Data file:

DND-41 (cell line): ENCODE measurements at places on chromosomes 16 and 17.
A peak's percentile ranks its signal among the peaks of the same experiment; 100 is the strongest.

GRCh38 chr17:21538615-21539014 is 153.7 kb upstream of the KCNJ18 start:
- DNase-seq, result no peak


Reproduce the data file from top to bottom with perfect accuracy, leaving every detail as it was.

DND-41 (cell line): ENCODE measurements at places on chromosomes 16 and 17.
A peak's percentile ranks its signal among the peaks of the same experiment; 100 is the strongest.

GRCh38 chr17:21538615-21539014 is 153.7 kb upstream of the KCNJ18 start:
- DNase-seq, result no peak